The court, in a 5-4 vote, said Wednesday DOMA violated the equal protection guarantee of the Fifth Amendment.
The ruling does not recognize a federal right to same-sex marriage. Instead, it reaffirms the right of states to approve same-sex marriage without federal interference, and opens up an array of federal benefits and considerations that had been denied to same-sex couples who had been legally married in states that allow such marriages.
Since the Obama administration refused to defend DOMA at the Supreme Court, lawyers for the Republican House leadership, including Boehner, stepped in to do so.
"Congress passed the Defense of Marriage Act on an overwhelmingly bipartisan basis and President Clinton signed it into law" in 1996, Boehner said in a statement. "The House intervened in this case because the constitutionality of a law should be judged by the [Supreme] Court, not by the president unilaterally. While I am obviously disappointed in the ruling, it is always critical that we protect our system of checks and balances. A robust national debate over marriage will continue in the public square, and it is my hope that states will define marriage as the union between one man and one woman."
The Alliance Defending Freedom, a Christian non-profit, also expressed disappointment.
"The Supreme Court got it wrong in saying that a state that has redefined marriage can force that definition on the federal government," the group's senior counsel Austin Nimocks said. "The federal government should be able to define what marriage is for federal law just as states need to be able to define what marriage is for state law. Americans should be able to continue advancing the truth about marriage between a man and a woman and why it matters for children, civil society, and limited government.
"Marriage -- the union of husband and wife -- is timeless, universal, and special, particularly because children need a mother and a father. That's why 38 states and 94 percent of countries worldwide affirm marriage as the union of a man and a woman."
Obama praised the ruling, calling DOMA "discrimination enshrined in law."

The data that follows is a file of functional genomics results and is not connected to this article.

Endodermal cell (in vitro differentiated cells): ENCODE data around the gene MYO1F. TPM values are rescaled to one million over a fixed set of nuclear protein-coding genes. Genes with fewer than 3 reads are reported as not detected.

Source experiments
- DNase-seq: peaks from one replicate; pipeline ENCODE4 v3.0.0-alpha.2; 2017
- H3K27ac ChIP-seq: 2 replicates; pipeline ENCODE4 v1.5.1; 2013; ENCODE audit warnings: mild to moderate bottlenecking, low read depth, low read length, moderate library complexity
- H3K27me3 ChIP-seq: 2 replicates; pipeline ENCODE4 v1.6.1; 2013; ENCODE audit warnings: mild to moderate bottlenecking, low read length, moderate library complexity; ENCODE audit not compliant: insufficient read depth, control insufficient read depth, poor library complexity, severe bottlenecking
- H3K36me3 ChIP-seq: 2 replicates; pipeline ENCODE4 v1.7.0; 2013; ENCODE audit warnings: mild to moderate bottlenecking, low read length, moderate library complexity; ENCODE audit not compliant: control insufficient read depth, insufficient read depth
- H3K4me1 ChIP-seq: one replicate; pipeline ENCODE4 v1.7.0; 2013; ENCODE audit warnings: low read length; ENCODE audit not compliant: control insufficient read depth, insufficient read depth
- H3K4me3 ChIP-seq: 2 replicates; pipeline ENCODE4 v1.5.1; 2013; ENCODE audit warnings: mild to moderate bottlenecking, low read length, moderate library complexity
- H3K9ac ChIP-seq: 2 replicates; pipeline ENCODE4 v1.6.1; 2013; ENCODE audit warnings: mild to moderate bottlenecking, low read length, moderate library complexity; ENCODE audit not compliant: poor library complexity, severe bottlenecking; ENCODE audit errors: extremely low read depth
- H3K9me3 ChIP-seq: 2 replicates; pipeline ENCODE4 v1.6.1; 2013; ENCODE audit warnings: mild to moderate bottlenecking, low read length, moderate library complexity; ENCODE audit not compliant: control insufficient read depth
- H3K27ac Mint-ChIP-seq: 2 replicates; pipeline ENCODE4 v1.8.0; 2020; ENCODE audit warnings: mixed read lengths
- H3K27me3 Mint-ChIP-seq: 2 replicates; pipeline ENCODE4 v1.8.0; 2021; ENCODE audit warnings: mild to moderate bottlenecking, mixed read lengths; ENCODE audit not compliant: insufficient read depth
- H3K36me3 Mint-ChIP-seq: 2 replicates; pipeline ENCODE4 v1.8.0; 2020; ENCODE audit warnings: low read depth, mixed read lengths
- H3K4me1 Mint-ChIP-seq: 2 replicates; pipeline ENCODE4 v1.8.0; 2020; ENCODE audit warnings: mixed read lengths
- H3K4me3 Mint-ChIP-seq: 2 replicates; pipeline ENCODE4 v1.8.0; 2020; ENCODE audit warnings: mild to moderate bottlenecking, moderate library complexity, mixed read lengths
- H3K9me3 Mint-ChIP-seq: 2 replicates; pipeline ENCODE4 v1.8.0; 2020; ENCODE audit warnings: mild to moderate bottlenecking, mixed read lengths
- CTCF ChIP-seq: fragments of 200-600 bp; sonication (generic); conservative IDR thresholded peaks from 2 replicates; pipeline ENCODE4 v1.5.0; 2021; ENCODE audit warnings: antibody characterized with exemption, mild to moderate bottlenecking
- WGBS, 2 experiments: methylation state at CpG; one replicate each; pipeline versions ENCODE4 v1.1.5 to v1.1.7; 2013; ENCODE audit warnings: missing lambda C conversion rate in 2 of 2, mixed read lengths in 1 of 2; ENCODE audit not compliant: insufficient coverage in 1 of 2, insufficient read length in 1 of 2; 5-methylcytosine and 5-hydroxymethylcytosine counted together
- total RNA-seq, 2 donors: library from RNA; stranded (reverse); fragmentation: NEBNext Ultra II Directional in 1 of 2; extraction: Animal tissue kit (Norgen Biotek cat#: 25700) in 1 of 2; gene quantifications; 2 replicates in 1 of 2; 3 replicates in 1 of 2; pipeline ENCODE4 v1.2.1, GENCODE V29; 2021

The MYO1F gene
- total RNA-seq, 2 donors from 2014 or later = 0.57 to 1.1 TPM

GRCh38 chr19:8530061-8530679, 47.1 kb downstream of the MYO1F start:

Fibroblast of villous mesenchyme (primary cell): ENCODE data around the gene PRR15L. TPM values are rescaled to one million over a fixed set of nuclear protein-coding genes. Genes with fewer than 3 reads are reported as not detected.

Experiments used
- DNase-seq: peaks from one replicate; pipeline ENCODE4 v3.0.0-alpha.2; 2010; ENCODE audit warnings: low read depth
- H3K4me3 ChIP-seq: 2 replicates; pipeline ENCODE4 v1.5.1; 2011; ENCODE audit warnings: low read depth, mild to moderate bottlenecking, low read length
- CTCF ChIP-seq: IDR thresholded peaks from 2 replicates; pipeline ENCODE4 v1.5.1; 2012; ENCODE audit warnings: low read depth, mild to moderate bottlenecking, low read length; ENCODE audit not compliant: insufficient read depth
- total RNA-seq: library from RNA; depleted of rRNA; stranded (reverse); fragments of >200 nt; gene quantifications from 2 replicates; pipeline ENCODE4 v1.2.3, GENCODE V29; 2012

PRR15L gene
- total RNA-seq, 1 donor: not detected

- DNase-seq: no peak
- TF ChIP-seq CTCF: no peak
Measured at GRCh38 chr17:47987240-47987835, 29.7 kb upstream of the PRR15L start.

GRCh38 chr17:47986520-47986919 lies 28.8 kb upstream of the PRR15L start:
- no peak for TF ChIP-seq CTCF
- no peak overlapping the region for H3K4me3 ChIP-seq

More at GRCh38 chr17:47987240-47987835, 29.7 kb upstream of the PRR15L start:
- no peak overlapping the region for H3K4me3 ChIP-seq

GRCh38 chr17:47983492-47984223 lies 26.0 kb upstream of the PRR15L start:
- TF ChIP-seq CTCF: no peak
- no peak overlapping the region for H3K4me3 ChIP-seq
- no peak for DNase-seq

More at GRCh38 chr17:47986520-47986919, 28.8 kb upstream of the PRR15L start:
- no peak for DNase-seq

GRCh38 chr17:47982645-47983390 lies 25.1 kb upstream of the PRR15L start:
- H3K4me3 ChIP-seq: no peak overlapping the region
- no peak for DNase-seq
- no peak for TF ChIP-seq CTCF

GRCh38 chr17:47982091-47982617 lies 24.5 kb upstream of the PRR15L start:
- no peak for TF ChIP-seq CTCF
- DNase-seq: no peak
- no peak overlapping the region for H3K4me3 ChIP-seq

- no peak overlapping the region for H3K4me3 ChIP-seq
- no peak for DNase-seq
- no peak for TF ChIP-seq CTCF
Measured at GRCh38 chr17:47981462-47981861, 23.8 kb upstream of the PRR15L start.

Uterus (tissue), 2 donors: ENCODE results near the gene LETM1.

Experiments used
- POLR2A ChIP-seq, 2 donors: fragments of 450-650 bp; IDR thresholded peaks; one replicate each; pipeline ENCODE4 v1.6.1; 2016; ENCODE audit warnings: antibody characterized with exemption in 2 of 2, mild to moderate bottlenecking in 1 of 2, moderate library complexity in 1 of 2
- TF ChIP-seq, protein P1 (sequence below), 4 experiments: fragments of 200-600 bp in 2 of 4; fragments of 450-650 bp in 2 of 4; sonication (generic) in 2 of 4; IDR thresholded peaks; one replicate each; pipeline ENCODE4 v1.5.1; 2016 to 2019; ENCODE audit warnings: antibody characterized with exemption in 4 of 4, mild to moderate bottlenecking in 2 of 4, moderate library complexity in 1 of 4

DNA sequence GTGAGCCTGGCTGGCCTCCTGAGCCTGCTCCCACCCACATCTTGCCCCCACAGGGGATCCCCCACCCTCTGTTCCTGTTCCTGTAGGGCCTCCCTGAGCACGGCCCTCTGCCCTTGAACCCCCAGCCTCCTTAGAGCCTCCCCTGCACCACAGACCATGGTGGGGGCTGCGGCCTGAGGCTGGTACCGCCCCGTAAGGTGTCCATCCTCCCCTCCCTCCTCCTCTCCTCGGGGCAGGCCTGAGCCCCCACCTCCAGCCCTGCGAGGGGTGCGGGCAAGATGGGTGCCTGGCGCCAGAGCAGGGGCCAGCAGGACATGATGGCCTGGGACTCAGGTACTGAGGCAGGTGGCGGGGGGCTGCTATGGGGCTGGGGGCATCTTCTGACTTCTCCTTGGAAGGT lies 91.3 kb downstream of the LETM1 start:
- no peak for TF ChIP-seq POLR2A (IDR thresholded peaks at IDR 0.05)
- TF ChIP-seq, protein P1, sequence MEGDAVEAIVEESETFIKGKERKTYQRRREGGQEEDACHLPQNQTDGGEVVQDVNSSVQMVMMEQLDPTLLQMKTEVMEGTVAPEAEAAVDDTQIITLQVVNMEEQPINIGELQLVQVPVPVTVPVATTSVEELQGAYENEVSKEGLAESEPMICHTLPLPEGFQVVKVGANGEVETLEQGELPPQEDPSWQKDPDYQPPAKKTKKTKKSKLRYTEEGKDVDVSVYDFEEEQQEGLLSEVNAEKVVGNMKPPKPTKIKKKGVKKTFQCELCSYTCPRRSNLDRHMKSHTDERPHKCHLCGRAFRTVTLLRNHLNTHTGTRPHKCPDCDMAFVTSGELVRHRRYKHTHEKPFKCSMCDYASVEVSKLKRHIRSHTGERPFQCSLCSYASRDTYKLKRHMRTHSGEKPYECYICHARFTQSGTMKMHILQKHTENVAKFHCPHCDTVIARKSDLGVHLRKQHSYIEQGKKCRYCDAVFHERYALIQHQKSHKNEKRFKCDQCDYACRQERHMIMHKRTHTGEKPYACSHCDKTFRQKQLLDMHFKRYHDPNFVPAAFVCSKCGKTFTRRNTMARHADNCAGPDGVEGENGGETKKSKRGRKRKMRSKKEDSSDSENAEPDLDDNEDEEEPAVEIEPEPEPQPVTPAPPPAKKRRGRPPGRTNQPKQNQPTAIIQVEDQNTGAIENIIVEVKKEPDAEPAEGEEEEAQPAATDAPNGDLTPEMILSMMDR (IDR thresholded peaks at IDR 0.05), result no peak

"I applaud the Supreme Court's decision to strike down the Defense of Marriage Act," Obama said in a statement from the White House. "This was discrimination enshrined in law. It treated loving, committed gay and lesbian couples as a separate and lesser class of people. The Supreme Court has righted that wrong, and our country is better off for it. We are a people who declared that we are all created equal -- and the love we commit to one another must be equal as well.
"This ruling is a victory for couples who have long fought for equal treatment under the law; for children whose parents' marriages will now be recognized, rightly, as legitimate; for families that, at long last, will get the respect and protection they deserve; and for friends and supporters who have wanted nothing more than to see their loved ones treated fairly and have worked hard to persuade their nation to change for the better."
Edie Schlain Windsor, who legally married Thea Spyer in Canada, was the DOMA challenger. After Spyer died, Windsor was ordered to pay estate taxes that would not have been levied on a the survivor of a heterosexual marriage.
The American Civil Liberties Union released a statement from her after the ruling.
"DOMA violated the fundamentally American principles of fairness and equality," Windsor said. "Because of today's Supreme Court ruling, every child born today will be able to grow up in a world without DOMA -- a world where the federal government won't discriminate against their marriages no matter who they are. I know Thea would have been so happy and proud to see how far we have come in our fight to ensure that all gay and lesbian couples are treated with the dignity and respect that they deserve."
"This is truly a day for the history books, one that will be marked by future generations as a giant step forward along our nation's continuing path towards equality," said Roberta Kaplan of Paul, Weiss, who argued Windsor's case at the Supreme Court. "DOMA was the last law on the books that mandated discrimination against gay people by the federal government simply because they are gay. The days of 'skim milk' or second-class marriages for gay people are now over."
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